Cathy O'Connell new photo

9 Questions with Local Novelist Cathy O’Connell

Cathy O’Connell is the author of four mystery novels, “Skins,” “Well Bred and Dead,” “Well Read and Dead,” and her latest, “The Last Night Out.” A native of Chicago, Cathy moved to Aspen after college to ski, and waitressed and bartended, among other jobs, while pursuing her dream of becoming a novelist. She’s a longtime Aspen Words member and currently serves on AW’s board.

Find out about Cathy’s new book, as well as her writing routine, some of her favorite writing advice and which world-famous author blurbed one of her novels.

What was your path to becoming a writer?
I’ve been writing stories since I was a child and always thought I’d be a writer when I grew up. I majored in journalism at the University of Colorado, but after graduation I moved to Aspen to be a ski bum and also spent time backpacking through Europe.  When I got back to the U.S., I worked as a waitress and bartender and tried to write. I must’ve started working on 50 different books but didn’t have the discipline to finish any of them.

When I hit Cathy skiing in Aspen_400 x 200my late 20s and hadn’t published anything, I decided to give up the dream and find a real job. I was a sales rep for a wine company for three years and hated it. After that, I forced myself to get disciplined about my writing, and that resulted in my first novel, “Skins,” a mystery about the fur industry, being published in 1993. I found my agent for that book through a blind query letter.

What’s your writing routine?
I typically work from home in El Jebel, in my office, and write everything in longhand first. I especially like to write dialogue in longhand because if I have to worry about punctuation while I’m typing on a computer it slows me down.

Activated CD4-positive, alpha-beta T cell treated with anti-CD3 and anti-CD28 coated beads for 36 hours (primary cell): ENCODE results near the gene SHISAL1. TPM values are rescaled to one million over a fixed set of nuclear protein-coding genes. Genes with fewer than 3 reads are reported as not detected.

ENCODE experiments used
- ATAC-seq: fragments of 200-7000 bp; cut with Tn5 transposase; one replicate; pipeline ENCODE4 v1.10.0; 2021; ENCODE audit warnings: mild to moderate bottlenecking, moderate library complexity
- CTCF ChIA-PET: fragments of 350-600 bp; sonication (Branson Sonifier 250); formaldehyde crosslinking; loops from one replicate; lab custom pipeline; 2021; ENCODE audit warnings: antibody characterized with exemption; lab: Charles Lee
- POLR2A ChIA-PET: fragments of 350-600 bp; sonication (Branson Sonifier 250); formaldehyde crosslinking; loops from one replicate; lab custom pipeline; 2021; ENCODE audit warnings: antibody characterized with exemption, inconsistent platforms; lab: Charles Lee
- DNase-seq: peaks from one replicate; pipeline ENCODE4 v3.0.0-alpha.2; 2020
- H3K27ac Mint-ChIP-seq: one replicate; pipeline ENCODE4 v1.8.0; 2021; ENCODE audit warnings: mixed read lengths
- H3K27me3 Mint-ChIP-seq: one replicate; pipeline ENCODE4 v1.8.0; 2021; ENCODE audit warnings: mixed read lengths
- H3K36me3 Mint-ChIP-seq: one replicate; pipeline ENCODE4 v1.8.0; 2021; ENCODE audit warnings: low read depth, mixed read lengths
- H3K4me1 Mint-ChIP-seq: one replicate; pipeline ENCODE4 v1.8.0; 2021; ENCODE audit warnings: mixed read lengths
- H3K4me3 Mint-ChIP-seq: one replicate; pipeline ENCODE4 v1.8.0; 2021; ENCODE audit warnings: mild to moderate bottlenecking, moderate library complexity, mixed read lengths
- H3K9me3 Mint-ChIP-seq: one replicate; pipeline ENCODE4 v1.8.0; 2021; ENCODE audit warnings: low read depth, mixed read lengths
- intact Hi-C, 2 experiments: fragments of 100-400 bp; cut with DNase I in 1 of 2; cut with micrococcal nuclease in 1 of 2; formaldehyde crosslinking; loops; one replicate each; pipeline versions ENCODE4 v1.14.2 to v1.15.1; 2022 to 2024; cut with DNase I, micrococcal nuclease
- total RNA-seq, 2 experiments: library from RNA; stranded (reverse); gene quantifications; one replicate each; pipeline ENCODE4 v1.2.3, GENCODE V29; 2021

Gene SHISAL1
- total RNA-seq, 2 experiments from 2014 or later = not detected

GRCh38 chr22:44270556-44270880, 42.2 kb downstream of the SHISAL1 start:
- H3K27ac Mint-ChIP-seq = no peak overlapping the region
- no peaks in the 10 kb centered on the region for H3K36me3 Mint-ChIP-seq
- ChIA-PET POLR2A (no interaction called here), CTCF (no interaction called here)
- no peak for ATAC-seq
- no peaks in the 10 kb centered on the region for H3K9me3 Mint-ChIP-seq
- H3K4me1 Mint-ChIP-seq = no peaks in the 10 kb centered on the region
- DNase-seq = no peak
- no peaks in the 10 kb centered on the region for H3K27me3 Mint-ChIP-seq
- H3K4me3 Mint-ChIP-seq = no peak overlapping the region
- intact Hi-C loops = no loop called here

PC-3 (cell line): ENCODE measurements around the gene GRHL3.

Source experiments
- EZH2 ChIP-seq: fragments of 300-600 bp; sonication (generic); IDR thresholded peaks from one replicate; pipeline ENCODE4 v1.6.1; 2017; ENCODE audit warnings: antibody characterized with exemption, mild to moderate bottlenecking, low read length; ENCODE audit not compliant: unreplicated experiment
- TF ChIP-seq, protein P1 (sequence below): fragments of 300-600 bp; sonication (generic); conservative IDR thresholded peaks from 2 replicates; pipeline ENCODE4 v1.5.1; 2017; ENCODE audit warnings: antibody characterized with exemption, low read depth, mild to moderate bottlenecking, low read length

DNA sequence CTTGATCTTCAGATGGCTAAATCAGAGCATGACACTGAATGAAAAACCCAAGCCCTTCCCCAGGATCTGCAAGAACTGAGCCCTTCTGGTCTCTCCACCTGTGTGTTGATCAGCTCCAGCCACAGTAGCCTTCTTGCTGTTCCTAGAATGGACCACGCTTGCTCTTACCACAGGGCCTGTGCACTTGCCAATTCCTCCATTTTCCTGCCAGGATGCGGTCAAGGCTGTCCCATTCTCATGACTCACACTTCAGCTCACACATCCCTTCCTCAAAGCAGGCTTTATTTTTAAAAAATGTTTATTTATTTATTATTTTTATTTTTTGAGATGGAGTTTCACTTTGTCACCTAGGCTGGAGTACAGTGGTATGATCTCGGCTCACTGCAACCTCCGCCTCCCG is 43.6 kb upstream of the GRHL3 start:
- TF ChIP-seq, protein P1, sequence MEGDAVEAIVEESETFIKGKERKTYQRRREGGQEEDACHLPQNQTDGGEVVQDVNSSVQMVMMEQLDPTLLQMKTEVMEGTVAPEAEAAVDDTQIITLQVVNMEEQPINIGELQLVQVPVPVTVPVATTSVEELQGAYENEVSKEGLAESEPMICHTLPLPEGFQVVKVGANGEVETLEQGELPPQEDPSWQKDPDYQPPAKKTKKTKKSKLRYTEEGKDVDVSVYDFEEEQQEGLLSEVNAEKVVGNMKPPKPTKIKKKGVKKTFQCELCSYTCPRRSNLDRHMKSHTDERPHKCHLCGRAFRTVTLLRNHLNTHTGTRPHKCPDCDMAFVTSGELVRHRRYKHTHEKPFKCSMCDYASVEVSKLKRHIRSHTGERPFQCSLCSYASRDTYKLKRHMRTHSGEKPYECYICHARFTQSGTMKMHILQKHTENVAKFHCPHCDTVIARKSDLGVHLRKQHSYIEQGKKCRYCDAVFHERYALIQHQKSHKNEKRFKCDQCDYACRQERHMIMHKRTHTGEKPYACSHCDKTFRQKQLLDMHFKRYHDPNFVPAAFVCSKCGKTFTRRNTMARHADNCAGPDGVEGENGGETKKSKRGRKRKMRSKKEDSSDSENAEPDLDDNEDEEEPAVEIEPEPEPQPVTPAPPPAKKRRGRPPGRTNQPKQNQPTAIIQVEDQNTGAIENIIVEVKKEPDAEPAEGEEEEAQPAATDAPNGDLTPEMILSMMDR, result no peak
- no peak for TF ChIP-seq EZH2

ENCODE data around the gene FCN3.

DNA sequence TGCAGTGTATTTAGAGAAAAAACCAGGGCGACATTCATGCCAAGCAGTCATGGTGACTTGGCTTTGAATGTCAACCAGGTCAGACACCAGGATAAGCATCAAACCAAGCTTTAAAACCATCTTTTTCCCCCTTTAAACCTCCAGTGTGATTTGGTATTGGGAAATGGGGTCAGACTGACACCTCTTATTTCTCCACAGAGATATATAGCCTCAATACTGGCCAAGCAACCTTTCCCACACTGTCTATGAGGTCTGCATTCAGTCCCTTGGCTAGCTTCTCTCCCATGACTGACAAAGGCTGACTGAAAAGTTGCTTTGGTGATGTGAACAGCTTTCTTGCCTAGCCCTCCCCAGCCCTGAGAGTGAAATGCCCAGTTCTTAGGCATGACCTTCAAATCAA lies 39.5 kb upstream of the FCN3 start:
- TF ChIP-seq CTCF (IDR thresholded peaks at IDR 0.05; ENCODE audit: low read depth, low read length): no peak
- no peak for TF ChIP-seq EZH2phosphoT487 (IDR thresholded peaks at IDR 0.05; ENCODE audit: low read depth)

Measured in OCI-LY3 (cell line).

I always know the beginning and ending of my books before I start; the tough part is doing all the writing that connects the beginning and end.

What’s some of your favorite writing advice?
“Write every day. You can fix a bad page but you can’t fix an empty one.”

What are the best and most challenging parts of being a novelist?
I love when I’m writing and get totally immersed in my characters’ world. I also like that I’ve been able to achieve my dream of being published. The toughest part of being a novelist is sitting down to do the writing!

Frank McCourt (“Angela’s Ashes”) blurbed one of your books, calling you: “A hell of a storyteller, a master of plot and a tart observer of the social scene.” How did the blurb come about?
He came to speak at Aspen Summer Words one year and I was assigned to be his ambassador and drive him around town. We became friends and stayed in touch. I asked him to blurb my second novel, “Well Bred and Dead.”

What’s your new novel, “The Last Night Out” about?
Maggie Trueheart slept with a stranger the night of her bachelorette party. She then finds out one of her friends was murdered some time after Maggie parted ways with her the night before. The stranger Maggie slept with becomes a suspect in the case. Maggie is the only one who knows where he was.

What are some books you’ve read recently and loved?
“Lincoln in the Bardo,” “Sing, Unburied Sing,” “Lilac Girls,” “The Goldfinch,” “A God in Ruins,” “The Black Widow” 

You’ve been very involved with Aspen Words over the years. Are there any events that have stood out?
As far as author talks, I find them all inspirational because nearly all authors have had their ups and downs and it’s tenacity that saw them through. One of my favorite speakers is Luis Alberto Urrea, because he is a testimony to how a person can come from challenging roots to achieve a great literary career. That puts success in reach in the mind of all writers.

What’s next for you?
I’m under contract for a new novel, “First Tracks,” a mystery set in Aspen about a female ski patroller. The manuscript is due to my editor next month!

Join Cathy for a book talk and signing on Wednesday, August 15, at 5:30 p.m. at Explore Booksellers in Aspen.

Learn more about Cathy’s writing at

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